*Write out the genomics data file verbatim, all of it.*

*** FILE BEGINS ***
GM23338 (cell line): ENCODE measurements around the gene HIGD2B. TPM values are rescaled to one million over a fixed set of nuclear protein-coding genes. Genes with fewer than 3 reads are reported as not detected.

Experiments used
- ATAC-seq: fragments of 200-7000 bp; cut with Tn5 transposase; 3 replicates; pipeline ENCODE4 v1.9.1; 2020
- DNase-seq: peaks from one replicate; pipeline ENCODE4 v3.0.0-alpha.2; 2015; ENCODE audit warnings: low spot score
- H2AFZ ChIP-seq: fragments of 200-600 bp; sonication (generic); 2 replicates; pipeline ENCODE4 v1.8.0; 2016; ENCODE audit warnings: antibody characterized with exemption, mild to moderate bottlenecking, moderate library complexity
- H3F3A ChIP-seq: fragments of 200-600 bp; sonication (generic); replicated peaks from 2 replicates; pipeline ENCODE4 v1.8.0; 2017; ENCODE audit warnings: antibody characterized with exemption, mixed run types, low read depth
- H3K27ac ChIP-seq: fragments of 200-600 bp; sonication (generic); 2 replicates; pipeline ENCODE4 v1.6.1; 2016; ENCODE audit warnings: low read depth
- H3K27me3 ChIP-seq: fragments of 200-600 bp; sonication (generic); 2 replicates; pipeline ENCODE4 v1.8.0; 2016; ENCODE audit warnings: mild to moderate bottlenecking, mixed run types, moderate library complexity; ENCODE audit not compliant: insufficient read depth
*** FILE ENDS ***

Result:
GM23338 (cell line): ENCODE measurements around the gene HIGD2B. TPM values are rescaled to one million over a fixed set of nuclear protein-coding genes. Genes with fewer than 3 reads are reported as not detected.

Experiments used
- ATAC-seq: fragments of 200-7000 bp; cut with Tn5 transposase; 3 replicates; pipeline ENCODE4 v1.9.1; 2020
- DNase-seq: peaks from one replicate; pipeline ENCODE4 v3.0.0-alpha.2; 2015; ENCODE audit warnings: low spot score
- H2AFZ ChIP-seq: fragments of 200-600 bp; sonication (generic); 2 replicates; pipeline ENCODE4 v1.8.0; 2016; ENCODE audit warnings: antibody characterized with exemption, mild to moderate bottlenecking, moderate library complexity
- H3F3A ChIP-seq: fragments of 200-600 bp; sonication (generic); replicated peaks from 2 replicates; pipeline ENCODE4 v1.8.0; 2017; ENCODE audit warnings: antibody characterized with exemption, mixed run types, low read depth
- H3K27ac ChIP-seq: fragments of 200-600 bp; sonication (generic); 2 replicates; pipeline ENCODE4 v1.6.1; 2016; ENCODE audit warnings: low read depth
- H3K27me3 ChIP-seq: fragments of 200-600 bp; sonication (generic); 2 replicates; pipeline ENCODE4 v1.8.0; 2016; ENCODE audit warnings: mild to moderate bottlenecking, mixed run types, moderate library complexity; ENCODE audit not compliant: insufficient read depth